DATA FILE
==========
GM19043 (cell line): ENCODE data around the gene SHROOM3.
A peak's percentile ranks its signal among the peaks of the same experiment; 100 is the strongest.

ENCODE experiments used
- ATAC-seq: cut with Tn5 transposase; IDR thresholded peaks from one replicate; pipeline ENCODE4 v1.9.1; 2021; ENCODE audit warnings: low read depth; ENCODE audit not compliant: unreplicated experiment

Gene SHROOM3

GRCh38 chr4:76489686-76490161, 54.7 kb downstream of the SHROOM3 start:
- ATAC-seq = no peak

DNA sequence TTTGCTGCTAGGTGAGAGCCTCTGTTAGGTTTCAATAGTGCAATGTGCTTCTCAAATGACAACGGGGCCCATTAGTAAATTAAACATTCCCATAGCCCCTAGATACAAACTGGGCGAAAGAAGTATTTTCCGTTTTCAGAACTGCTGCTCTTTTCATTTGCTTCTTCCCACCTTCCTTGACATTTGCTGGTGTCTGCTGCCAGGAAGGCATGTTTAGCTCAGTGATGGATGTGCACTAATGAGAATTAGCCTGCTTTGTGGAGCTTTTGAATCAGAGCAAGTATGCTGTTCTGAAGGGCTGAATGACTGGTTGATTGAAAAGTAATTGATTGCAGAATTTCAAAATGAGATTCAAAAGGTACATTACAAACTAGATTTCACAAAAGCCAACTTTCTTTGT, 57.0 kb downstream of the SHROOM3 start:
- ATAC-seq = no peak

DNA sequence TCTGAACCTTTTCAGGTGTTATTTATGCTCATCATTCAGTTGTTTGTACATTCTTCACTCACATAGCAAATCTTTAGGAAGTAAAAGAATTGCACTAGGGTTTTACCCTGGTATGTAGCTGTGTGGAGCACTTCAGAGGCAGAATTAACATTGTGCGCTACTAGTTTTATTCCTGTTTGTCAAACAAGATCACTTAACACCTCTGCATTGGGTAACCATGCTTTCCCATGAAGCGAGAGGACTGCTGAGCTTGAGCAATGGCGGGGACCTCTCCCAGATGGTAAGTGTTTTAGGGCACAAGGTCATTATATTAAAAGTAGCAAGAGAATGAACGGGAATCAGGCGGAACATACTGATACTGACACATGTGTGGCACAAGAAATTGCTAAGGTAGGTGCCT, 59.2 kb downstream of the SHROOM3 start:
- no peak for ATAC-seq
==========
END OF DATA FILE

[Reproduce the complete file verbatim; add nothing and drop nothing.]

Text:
GM19043 (cell line): ENCODE data around the gene SHROOM3.
A peak's percentile ranks its signal among the peaks of the same experiment; 100 is the strongest.

ENCODE experiments used
- ATAC-seq: cut with Tn5 transposase; IDR thresholded peaks from one replicate; pipeline ENCODE4 v1.9.1; 2021; ENCODE audit warnings: low read depth; ENCODE audit not compliant: unreplicated experiment

Gene SHROOM3

GRCh38 chr4:76489686-76490161, 54.7 kb downstream of the SHROOM3 start:
- ATAC-seq = no peak

DNA sequence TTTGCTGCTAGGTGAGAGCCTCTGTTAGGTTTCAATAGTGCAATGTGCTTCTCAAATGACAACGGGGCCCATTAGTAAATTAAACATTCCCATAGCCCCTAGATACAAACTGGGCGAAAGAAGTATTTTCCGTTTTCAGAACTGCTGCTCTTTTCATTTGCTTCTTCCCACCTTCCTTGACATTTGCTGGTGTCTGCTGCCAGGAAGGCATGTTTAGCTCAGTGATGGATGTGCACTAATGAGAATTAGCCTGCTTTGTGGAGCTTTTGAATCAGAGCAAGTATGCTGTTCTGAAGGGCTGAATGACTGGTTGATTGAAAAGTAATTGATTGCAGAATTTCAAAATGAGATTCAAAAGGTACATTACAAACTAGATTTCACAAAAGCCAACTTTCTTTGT, 57.0 kb downstream of the SHROOM3 start:
- ATAC-seq = no peak

DNA sequence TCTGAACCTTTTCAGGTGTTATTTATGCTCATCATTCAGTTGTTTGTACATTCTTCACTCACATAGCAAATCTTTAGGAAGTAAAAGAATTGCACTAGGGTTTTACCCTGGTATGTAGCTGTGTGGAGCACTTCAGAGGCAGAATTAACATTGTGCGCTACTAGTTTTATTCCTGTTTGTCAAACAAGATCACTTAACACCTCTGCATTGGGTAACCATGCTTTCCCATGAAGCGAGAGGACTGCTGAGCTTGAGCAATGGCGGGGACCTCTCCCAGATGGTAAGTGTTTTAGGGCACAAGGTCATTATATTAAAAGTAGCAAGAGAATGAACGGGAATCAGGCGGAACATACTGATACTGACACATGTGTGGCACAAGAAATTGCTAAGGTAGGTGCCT, 59.2 kb downstream of the SHROOM3 start:
- no peak for ATAC-seq